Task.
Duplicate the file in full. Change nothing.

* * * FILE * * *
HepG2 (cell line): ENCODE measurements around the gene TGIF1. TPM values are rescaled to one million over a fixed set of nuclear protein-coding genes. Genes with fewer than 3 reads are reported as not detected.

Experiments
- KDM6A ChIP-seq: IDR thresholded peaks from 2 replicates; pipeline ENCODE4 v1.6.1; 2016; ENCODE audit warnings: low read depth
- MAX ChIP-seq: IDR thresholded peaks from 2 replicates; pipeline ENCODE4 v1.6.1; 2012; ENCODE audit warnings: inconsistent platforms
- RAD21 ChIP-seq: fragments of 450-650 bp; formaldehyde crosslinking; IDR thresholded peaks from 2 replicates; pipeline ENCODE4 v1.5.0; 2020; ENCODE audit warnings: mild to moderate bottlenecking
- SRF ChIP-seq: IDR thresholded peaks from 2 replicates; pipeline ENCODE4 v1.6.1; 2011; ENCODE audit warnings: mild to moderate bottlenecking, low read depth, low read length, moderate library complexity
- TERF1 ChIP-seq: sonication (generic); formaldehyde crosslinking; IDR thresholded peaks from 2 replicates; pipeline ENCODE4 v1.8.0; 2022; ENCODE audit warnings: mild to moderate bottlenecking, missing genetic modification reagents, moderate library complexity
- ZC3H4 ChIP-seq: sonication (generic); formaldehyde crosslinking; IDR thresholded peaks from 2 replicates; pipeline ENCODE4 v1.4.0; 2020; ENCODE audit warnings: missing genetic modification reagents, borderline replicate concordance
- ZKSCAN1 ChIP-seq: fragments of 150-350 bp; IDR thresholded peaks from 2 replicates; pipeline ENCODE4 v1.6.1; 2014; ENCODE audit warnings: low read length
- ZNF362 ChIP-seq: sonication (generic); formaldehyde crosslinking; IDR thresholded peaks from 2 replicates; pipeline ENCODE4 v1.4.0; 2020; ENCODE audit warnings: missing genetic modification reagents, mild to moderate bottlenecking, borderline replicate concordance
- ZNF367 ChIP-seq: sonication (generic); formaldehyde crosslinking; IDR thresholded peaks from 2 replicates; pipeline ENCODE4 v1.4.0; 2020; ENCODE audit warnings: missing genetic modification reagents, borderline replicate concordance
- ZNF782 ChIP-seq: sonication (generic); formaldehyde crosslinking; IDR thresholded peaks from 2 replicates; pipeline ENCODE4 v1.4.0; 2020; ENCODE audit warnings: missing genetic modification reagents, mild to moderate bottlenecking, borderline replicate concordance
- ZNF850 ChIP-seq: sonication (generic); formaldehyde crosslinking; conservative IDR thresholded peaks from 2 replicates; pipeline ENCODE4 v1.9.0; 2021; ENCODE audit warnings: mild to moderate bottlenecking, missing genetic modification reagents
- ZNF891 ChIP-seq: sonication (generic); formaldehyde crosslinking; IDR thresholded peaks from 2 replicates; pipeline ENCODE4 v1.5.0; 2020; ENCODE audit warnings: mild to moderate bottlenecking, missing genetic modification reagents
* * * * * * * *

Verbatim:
HepG2 (cell line): ENCODE measurements around the gene TGIF1. TPM values are rescaled to one million over a fixed set of nuclear protein-coding genes. Genes with fewer than 3 reads are reported as not detected.

Experiments
- KDM6A ChIP-seq: IDR thresholded peaks from 2 replicates; pipeline ENCODE4 v1.6.1; 2016; ENCODE audit warnings: low read depth
- MAX ChIP-seq: IDR thresholded peaks from 2 replicates; pipeline ENCODE4 v1.6.1; 2012; ENCODE audit warnings: inconsistent platforms
- RAD21 ChIP-seq: fragments of 450-650 bp; formaldehyde crosslinking; IDR thresholded peaks from 2 replicates; pipeline ENCODE4 v1.5.0; 2020; ENCODE audit warnings: mild to moderate bottlenecking
- SRF ChIP-seq: IDR thresholded peaks from 2 replicates; pipeline ENCODE4 v1.6.1; 2011; ENCODE audit warnings: mild to moderate bottlenecking, low read depth, low read length, moderate library complexity
- TERF1 ChIP-seq: sonication (generic); formaldehyde crosslinking; IDR thresholded peaks from 2 replicates; pipeline ENCODE4 v1.8.0; 2022; ENCODE audit warnings: mild to moderate bottlenecking, missing genetic modification reagents, moderate library complexity
- ZC3H4 ChIP-seq: sonication (generic); formaldehyde crosslinking; IDR thresholded peaks from 2 replicates; pipeline ENCODE4 v1.4.0; 2020; ENCODE audit warnings: missing genetic modification reagents, borderline replicate concordance
- ZKSCAN1 ChIP-seq: fragments of 150-350 bp; IDR thresholded peaks from 2 replicates; pipeline ENCODE4 v1.6.1; 2014; ENCODE audit warnings: low read length
- ZNF362 ChIP-seq: sonication (generic); formaldehyde crosslinking; IDR thresholded peaks from 2 replicates; pipeline ENCODE4 v1.4.0; 2020; ENCODE audit warnings: missing genetic modification reagents, mild to moderate bottlenecking, borderline replicate concordance
- ZNF367 ChIP-seq: sonication (generic); formaldehyde crosslinking; IDR thresholded peaks from 2 replicates; pipeline ENCODE4 v1.4.0; 2020; ENCODE audit warnings: missing genetic modification reagents, borderline replicate concordance
- ZNF782 ChIP-seq: sonication (generic); formaldehyde crosslinking; IDR thresholded peaks from 2 replicates; pipeline ENCODE4 v1.4.0; 2020; ENCODE audit warnings: missing genetic modification reagents, mild to moderate bottlenecking, borderline replicate concordance
- ZNF850 ChIP-seq: sonication (generic); formaldehyde crosslinking; conservative IDR thresholded peaks from 2 replicates; pipeline ENCODE4 v1.9.0; 2021; ENCODE audit warnings: mild to moderate bottlenecking, missing genetic modification reagents
- ZNF891 ChIP-seq: sonication (generic); formaldehyde crosslinking; IDR thresholded peaks from 2 replicates; pipeline ENCODE4 v1.5.0; 2020; ENCODE audit warnings: mild to moderate bottlenecking, missing genetic modification reagents